“They had a strong Jewish identity,” he said. “They wanted to see their kids get a better Jewish education.”

Some of his classmates’ fathers were rabbis and some of the boys in that first class would become rabbis, Davidson said. But he added many were not from Orthodox homes. Two families belonged to Temple Israel, Dayton’s only Reform congregation at the time.

By 1967, 118 children were enrolled at Hillel from pre-K through fifth grade. Bursting at the seams, the school’s location rotated among classrooms at Beth Abraham and Beth Jacob, and even a Dayton View church.

Davidson’s eighth-grade class graduated from Hillel in 1970.

“They had a really concerted effort to make us feel like we were pioneers,” he said. “Even bringing us back for the graduations and award ceremonies. We really felt proud about who we were, what we were doing, and what we were trying to accomplish for the Dayton Jewish community.”

Parents presented their children with their graduation certificates, designed by classmate Shel Bassel, now a Jerusalem-based sofer (ritual scribe).

Bassel said he learned how to use a calligraphic pen and started to teach himself Hebrew and English calligraphy at Hillel.

“Perhaps the biggest impact was a love for Jewish learning,” Bassel recalled of Hillel. “I still remember Mr. Cziegler teaching me Rashi on Chumash for the first time and it opened a new world for me. I totally fell in love with learning Gemara and that has been an anchor to my Judaism throughout my life.”

Hillel moved to its own building on Woodbury Drive in Harrison Township in 1973 and opened its high school in 1977. Its student population peaked in the early 1990s, at 190 students, with nearly 50 in the high school. But because of a shrinking Jewish community, declining enrollment, and budgetary constraints, Hillel discontinued its high school grades in 1999 and 2000.

Hillel Academy moved into its own building on Woodbury Drive in Harrison Township in 1973. Four years later, it expanded to include a high school. DDN/WSU.

With the population shift of Jewish households from the suburbs north of Dayton to the suburbs to the south, Hillel moved in 2010 to the third floor of Beth Abraham’s new home at Sugar Camp in Oakwood.

Hillel’s board hired the Mecolis to run the school 11 years ago, with only 22 students enrolled in grades K to four. The school’s goal was to increase enrollment to 50.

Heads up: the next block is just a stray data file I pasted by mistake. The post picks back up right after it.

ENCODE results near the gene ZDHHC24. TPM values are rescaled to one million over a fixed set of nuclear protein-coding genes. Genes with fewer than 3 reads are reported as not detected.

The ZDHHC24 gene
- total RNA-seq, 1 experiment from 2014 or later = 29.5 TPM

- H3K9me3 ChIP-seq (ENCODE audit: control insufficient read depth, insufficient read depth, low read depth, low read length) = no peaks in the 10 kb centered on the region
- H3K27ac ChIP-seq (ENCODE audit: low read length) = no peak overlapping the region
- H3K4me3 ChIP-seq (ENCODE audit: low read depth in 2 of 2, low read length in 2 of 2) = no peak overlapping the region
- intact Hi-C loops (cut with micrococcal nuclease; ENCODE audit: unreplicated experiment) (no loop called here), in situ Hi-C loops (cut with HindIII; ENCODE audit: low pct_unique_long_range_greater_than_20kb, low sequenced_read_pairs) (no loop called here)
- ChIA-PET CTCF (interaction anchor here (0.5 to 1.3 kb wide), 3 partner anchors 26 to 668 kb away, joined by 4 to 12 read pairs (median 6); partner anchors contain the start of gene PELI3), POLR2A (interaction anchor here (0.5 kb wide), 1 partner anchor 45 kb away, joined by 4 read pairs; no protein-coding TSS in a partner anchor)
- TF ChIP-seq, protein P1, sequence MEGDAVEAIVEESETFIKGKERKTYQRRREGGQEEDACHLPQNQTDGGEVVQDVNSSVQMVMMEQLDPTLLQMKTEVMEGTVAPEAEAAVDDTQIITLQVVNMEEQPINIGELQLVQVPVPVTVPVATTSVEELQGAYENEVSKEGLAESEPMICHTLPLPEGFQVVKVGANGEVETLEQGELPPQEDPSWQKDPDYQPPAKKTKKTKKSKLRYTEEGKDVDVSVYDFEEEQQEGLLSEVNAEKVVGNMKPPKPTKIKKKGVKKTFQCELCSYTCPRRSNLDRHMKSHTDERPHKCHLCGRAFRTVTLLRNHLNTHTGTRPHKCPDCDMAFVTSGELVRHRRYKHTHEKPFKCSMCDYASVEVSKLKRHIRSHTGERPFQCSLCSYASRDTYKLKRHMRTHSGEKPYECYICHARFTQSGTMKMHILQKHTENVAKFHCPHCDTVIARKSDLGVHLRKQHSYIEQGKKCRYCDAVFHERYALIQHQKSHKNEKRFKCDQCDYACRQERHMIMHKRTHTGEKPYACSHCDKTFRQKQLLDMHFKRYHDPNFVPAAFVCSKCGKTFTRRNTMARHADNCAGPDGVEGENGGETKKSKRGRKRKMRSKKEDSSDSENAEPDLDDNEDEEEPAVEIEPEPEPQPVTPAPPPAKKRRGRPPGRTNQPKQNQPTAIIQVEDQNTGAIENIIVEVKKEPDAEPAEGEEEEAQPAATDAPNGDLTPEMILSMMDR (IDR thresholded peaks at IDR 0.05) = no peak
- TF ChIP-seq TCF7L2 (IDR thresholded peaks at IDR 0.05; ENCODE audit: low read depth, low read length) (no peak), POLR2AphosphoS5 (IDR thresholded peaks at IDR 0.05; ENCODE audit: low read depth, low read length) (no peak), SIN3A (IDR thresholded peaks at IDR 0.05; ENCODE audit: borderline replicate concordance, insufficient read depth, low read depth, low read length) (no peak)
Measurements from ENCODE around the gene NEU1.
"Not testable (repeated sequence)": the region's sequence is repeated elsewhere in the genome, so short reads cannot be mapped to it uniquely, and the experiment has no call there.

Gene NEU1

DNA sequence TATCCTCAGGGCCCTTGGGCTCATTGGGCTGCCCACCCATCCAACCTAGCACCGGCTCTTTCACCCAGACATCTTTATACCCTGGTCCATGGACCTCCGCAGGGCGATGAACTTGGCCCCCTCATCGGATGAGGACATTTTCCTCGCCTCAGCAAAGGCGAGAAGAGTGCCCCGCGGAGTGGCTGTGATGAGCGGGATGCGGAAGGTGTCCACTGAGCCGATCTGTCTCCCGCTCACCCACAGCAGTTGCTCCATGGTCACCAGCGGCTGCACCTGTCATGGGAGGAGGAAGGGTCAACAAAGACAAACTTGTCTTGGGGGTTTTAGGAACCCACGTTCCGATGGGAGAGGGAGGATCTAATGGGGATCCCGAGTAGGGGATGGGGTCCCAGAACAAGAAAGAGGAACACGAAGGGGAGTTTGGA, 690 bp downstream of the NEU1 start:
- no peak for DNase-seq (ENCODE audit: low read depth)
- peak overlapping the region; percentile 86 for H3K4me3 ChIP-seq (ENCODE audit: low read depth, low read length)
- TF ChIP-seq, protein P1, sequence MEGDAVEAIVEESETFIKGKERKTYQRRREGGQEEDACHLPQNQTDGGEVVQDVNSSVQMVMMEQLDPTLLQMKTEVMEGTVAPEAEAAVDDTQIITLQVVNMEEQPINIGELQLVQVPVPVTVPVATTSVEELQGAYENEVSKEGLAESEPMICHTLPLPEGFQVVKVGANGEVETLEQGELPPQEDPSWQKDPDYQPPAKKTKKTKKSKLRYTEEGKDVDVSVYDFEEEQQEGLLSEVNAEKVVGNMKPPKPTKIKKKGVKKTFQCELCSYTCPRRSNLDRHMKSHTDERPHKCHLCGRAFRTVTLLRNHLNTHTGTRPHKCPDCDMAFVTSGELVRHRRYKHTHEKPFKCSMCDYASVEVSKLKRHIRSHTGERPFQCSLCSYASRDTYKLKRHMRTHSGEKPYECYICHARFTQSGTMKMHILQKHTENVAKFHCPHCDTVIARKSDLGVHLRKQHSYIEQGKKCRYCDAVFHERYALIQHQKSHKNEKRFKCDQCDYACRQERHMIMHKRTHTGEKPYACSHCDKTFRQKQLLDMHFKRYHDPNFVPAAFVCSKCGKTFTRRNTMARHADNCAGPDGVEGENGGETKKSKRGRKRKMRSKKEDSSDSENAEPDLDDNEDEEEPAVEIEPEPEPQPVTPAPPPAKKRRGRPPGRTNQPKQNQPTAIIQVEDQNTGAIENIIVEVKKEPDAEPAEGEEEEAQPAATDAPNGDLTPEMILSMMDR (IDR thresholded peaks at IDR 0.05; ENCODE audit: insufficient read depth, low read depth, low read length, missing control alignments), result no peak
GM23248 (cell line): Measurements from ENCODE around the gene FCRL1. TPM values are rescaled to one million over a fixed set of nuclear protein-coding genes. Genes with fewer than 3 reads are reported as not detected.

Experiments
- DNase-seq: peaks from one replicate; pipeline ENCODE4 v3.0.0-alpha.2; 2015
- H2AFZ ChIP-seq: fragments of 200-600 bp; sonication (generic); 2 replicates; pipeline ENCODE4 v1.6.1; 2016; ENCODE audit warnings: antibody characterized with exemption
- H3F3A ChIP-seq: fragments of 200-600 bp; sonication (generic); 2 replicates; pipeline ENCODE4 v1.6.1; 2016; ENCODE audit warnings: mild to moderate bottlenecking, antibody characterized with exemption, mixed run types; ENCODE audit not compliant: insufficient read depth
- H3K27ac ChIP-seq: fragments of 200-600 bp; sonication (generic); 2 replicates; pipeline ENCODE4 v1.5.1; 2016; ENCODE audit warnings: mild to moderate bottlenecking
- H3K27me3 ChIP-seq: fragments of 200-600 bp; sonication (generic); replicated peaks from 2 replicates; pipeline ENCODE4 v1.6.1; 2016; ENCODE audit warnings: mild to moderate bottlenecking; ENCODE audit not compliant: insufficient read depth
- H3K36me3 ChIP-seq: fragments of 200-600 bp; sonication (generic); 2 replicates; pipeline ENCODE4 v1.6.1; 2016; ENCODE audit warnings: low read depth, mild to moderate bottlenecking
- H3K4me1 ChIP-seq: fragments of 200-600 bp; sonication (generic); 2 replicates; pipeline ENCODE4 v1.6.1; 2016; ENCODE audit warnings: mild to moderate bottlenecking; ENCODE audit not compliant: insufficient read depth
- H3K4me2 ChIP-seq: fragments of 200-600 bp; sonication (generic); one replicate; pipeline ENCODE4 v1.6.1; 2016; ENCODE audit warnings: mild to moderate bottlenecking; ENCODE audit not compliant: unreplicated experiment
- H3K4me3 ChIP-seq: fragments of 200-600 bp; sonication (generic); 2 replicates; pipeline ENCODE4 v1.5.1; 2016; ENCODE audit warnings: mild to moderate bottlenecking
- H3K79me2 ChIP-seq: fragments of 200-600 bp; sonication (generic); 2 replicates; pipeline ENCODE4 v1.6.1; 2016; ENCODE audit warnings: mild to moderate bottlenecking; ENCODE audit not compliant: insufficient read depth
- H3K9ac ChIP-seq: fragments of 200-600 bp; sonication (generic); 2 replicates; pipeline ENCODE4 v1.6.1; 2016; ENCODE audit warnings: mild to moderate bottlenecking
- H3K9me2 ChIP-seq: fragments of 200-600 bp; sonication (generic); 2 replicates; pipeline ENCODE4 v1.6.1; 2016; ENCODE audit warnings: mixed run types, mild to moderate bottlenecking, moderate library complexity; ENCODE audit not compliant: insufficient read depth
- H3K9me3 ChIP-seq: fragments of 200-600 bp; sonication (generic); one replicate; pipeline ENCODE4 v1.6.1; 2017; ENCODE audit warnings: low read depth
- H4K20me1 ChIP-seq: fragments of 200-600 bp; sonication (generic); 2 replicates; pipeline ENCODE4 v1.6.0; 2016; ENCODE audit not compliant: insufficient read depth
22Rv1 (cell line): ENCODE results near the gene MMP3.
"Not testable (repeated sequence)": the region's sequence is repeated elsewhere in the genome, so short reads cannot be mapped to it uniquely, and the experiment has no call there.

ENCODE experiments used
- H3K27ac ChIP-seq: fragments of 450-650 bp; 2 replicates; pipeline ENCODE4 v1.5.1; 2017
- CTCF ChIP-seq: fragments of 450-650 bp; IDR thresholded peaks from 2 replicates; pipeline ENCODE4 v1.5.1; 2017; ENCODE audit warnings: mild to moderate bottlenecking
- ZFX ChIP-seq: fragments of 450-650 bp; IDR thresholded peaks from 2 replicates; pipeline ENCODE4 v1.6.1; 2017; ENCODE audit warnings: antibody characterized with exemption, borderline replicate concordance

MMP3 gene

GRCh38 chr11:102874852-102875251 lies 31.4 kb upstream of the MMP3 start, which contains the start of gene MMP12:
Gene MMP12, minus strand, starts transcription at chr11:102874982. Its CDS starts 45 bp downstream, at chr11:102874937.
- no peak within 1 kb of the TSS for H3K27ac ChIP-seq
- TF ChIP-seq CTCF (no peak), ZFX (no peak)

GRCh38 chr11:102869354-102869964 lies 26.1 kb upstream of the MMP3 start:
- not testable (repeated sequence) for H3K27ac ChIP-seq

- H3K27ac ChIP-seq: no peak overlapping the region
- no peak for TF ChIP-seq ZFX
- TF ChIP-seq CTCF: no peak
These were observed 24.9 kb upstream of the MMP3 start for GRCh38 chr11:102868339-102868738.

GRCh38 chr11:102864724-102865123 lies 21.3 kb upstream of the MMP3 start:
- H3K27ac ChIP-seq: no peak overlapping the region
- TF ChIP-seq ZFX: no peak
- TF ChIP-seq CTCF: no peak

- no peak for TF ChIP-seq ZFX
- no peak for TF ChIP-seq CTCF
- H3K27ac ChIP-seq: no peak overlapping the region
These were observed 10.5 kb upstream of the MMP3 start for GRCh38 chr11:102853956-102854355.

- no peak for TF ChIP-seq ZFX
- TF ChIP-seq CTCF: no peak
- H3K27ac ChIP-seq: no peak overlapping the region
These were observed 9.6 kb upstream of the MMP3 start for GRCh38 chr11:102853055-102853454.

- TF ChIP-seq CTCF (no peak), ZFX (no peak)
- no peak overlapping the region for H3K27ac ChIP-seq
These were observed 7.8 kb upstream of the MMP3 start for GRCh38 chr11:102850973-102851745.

When the Mecolis arrived, the school had been through a “clean sweep.” With the precipitous drop in enrollment, all teachers were made to reapply for their jobs the year before. Few had been rehired.

“They didn’t think the academic component was as strong as it should be,” Kathy Mecoli said. “It was kind of an awkward time to come in because tensions were high. And then there were different attitudes about the Jewish component of Hillel: was it truly eclectic, was everybody welcome? We were at an advantage there because, not being Jewish, everybody would talk to us.”

The Mecolis asked the parents and local rabbis what they loved about Hillel, what they wouldn’t want to see changed, and what they would like to see changed and developed.

The focus of the Mecolis’ approach is project-based learning. And each year’s projects grow organically out of the interests of Hillel’s students and teachers.

“We began to bring artists to the school as opposed to, here’s the science class, here’s the social studies class. And we got kids engaged in things,” she said. “We did projects where maybe they’d leave school for half a day or a day, do research in the river, create songs about what they were doing. It was just getting them off of a traditional kind of school.”

She said they make a point not to measure students against each other, but in terms of their own growth.

“We don’t emphasize ‘You’re a first grader, you’re a second grader.’ You are who you are and we’re taking you as far as we can take you. That’s been a major change. They’re analyzing their own work and coming up with goals and there are checks along the way. If their plan is not working, then we make a new plan. But the whole idea is they are taking ownership for it.”

Current fourth grader Gabriel Cooper with Co-Principal Kathy Mecoli. Photo: Marshall Weiss.